You might think that they are both almost identical but a bool will still take up a byte of memory as it is the smallest memory space that you can allocate (aka 7 bits of the byte will be redundant). So the bool array is taking up 8 bytes whilst the char is essentially storing those 8 bools in one byte. Obviously you can use other data types to store your data so you could use 64bit variable to contain 64 boolean values and it would only take up 8 bytes whilst obviously 64 bools would take up 64 bytes. But the storage isn't "free", there's a catch: the bitwise operators will add extra computation time, though really it's pretty much negligible on modern hardware.


Last edited by robolee on Fri Apr 13, 2012 8:44 pm, edited 1 time in total.



Thu Apr 12, 2012 10:13 pm
Profile

Joined: Thu Jan 20, 2011 12:19 am
Posts: 395
Reply with quote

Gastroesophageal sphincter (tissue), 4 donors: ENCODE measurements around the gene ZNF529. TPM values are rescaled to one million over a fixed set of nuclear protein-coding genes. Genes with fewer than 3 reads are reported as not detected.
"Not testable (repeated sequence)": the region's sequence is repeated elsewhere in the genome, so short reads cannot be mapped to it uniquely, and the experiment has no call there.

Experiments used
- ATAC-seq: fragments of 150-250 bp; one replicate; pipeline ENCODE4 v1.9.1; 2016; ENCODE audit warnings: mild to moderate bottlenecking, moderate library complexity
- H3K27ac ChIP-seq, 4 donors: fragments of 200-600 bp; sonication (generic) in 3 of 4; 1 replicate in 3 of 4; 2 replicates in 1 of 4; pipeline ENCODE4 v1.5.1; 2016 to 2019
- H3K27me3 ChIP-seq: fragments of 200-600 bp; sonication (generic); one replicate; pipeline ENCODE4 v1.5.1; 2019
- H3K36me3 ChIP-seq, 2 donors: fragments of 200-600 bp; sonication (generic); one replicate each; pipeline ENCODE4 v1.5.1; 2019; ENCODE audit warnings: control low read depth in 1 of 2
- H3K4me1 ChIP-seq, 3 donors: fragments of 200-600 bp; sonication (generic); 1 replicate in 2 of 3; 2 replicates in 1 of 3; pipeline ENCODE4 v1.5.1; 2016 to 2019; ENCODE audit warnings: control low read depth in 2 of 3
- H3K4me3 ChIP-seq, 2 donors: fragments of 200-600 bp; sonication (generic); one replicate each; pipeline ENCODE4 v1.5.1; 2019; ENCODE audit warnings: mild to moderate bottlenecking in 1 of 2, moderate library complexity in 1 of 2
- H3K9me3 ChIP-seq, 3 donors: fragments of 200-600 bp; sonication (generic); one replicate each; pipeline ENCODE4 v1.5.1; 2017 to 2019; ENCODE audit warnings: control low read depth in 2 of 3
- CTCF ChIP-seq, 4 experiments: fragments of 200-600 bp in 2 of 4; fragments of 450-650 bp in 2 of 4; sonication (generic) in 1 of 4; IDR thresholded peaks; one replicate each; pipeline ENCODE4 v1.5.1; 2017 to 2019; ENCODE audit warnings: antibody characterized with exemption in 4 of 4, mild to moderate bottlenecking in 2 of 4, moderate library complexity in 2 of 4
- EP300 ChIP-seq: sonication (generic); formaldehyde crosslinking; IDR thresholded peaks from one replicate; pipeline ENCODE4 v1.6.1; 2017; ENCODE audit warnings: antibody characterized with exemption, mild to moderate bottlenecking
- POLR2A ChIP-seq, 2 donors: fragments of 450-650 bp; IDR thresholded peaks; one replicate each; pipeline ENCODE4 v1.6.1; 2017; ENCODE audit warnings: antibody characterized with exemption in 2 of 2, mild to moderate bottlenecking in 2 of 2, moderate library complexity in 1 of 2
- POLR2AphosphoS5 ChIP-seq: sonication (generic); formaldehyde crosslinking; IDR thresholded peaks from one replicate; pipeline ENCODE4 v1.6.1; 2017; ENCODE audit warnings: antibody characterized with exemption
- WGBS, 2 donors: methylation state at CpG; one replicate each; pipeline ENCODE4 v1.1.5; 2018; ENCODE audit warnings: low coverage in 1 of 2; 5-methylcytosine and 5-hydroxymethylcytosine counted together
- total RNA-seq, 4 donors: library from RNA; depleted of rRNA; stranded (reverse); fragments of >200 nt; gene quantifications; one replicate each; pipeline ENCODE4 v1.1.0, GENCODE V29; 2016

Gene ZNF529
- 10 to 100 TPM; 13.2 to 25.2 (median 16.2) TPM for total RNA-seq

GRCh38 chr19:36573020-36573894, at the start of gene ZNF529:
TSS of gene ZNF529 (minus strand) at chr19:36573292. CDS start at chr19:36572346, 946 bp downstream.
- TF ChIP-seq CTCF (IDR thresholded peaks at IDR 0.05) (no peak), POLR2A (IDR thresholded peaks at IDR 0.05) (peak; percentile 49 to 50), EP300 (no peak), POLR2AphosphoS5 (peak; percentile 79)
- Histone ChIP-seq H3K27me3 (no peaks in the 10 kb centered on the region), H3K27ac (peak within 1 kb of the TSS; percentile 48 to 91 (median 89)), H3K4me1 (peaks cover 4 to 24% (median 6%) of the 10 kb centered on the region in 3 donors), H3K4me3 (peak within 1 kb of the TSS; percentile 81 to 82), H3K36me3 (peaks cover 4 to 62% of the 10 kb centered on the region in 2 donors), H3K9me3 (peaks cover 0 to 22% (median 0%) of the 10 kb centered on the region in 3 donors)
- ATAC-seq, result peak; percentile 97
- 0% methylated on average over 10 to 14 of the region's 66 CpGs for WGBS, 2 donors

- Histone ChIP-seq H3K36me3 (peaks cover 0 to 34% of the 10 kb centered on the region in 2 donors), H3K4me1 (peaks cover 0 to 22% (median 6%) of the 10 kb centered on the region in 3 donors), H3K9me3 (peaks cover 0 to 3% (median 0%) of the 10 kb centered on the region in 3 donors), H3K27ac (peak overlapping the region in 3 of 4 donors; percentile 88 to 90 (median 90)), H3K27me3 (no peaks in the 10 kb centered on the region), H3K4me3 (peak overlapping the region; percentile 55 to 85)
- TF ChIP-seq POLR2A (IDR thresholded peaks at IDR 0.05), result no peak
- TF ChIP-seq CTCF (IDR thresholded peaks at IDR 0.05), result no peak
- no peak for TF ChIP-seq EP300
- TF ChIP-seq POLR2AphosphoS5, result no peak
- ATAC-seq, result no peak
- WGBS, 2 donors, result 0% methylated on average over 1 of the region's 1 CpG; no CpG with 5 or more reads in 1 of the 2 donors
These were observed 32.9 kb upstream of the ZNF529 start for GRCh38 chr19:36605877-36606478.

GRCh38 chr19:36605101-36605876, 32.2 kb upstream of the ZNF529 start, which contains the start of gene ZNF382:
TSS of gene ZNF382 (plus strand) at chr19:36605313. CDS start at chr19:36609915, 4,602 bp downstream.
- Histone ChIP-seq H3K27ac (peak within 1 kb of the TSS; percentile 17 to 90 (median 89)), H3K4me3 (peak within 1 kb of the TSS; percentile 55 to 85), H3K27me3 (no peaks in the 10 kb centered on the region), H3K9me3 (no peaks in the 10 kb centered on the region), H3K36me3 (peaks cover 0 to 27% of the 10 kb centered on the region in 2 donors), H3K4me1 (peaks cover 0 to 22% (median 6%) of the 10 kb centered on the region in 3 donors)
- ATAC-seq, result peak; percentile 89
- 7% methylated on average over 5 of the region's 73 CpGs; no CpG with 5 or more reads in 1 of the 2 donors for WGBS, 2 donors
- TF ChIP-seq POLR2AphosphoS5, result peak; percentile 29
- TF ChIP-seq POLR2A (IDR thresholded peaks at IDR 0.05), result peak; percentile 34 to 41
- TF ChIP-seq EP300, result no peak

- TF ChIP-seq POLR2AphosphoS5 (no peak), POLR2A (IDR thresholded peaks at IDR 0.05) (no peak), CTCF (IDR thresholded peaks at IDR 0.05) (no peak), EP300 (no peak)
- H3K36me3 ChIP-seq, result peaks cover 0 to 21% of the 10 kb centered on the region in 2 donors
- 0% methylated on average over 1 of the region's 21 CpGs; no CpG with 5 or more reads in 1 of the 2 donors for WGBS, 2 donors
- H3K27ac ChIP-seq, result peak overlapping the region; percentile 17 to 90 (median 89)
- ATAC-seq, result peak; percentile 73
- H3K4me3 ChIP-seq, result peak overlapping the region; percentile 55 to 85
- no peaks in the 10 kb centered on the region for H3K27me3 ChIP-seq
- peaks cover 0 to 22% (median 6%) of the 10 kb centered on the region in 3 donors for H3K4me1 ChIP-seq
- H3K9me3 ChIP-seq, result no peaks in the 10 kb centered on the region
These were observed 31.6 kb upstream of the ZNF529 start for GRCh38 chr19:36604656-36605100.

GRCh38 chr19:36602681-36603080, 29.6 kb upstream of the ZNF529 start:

Post Re: On the very raw basics of programming...
robolee wrote:
I read all these "learn to program" lessons by Carl Herold and I have to say that it's oddly organized and sometimes confusingly worded, although in the end he does wrap things up and clear up the confusion. There were frequently people asking questions in the comments which should have obvious answers, because he always split it up and answered in the next section. I feel like the information could be presented in a much more condensed and comprehensible manner.

That's actually what makes it great in my opinion, he gives you all sorts of information and you're going "What? Why am I learning this oh great and wise Carl Herold?" Then he ties it all up and hands you a revelation wrapped up with a bow. It's the perfect balance between sink-or-swim and learn-nothing-spoon-feeding.


Thu Apr 12, 2012 10:46 pm
Profile
DRL Developer
DRL Developer
User avatar

Joined: Wed Dec 13, 2006 5:27 am
Posts: 3134
Location: A little south and a lot west of Moscow
Reply with quote
Post Re: On the very raw basics of programming...
Homophanim wrote:
Quote:
Lua (which is a programming language and not a form of magic)

This isn't actually what he said. It's the word filter, which filters the term "sparkle magic" to that sentence because people were complaining about everybody using the term instead of just calling it Lua. I think that joke has run its course, though.